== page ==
Thursday, May 3, 2007

Aide to winning seats on Denver City Council

Back in 2002, Peter Blake of the Rocky Mountain News offered a primary on "How To Win Seat On City Council." His answer? Become a council aide.

After all, it's worked in the past. Look at Jeanne Robb, Peggy Lehmann, Judy Montero, and Carol Boigon. They were all council aides before winning a seat in their own right. Yet so many more have tried and failed.

This year, aideship seems like a far less promising path to the Council. Just three aides were in the race, and none seem likely to join their former bosses at the dias.
  • Julie Connor (aide to current Councilwoman Kathleen MacKenzie) went down to defeat in Council District 7.
  • Shelly Watters (aide to current Councilwoman Carol Boigon) is in the runoff, but facing a daunting 20% deficit against frontrunner Chris Nevitt.
  • JoAnn Phillips (aide to former Councilwoman Ramona Martinez) trails frontrunner Paul Lopez by 30%.
Nevertheless, I offer an excerpt from the April 24, 2002 article as found in the Rocky Mountain News for your historical reading pleasure:
There is no royal right of succession to seats on Denver City Council, but if you can't be born to the job, the next best way to land it is to work for the incumbent.

Just as many current council members served as aides to former ones, so do their aides hope to succeed them - or maybe another member - in the 2003 elections. To serve on council you have to live in the district you represent.

District 3 Councilwoman Ramona Martinez worked 10 years for the late Councilman Sam Sandos and now holds his job. When term limits force her out next year, among those hoping to succeed her is aide John Soto Jr. Her other aide, Bernadette Salazar, might also run...

Debbie Ortega succeeded to the council seat once held by Sal Carpio, and rumor has it that one of those who might run to succeed her is current aide Kim Kucera. A former Ortega aide, parks spokeswoman Judy Montero, might also run.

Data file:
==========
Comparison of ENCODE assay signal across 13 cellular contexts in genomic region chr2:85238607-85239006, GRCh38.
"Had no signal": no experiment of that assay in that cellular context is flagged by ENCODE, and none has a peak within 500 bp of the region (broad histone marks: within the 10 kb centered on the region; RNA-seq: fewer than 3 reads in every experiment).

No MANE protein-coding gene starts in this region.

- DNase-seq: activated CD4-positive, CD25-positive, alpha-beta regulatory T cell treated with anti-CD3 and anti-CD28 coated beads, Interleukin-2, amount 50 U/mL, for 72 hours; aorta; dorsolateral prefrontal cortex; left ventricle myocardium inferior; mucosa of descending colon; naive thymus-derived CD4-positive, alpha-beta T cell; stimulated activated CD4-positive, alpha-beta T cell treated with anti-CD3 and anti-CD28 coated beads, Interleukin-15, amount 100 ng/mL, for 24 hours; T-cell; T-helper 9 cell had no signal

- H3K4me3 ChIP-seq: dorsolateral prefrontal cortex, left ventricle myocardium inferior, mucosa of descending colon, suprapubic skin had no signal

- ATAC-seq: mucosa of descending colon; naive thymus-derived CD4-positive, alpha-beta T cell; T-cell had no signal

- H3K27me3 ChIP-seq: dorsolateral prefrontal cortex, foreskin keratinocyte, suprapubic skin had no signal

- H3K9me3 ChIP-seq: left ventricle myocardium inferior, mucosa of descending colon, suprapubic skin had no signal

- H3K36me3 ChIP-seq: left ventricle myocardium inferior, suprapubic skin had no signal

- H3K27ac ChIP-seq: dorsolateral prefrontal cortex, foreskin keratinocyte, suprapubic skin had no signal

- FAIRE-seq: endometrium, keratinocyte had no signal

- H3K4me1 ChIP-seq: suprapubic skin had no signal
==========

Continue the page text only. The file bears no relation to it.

District 5 Councilwoman Polly Flobeck, who once worked for Paul Swalm, has two former aides who might run next year. Marcus Pachner, who just left her office, could run in the district; another former assistant, Jeanne Robb, might run in District 10 for Councilman Ed Thomas' seat.

District 11 Councilwoman Happy Haynes succeeded the man she had worked for, Bill Roberts. Her former aide, ex-school board member Bennie Milliner, might seek her job next year.

Sharon Elfenbein, assistant to Council President Joyce Foster in District 4, made an abortive run for the vacant District 6 seat that Charlie Brown won last year. But she said she's not likely to try again next year. A former Foster aide, Carol Boigon, is likely to run for an at-large seat next year.

A funny thing happened to Peggy Lehmann, who served in years gone by as an aide to former council members Mary DeGroot and Bill Himmelman. She came within just a few votes of beating Brown last year but the new redistricting map puts her in District 4 instead of 6. Brown is one of only three council members who can run again next year. Lehmann hasn't decided whether to run in 4.

Among those who never served as an aide is Councilwoman-at-large Cathy Reynolds. That's because there were no aides when she was first elected in 1975, and she takes credit for creating the system shortly thereafter. Each council member is entitled to 1.75 aides, a peculiar bureaucratic compromise...

It's obvious why aides have an edge when running for the top job. They've worked with local issues for years ``and can hit the ground running,'' said Reynolds. ``They know a heckuva lot more about how to do the job.''

And, if the council member likes the aide, he or she might get access to the contributor lists.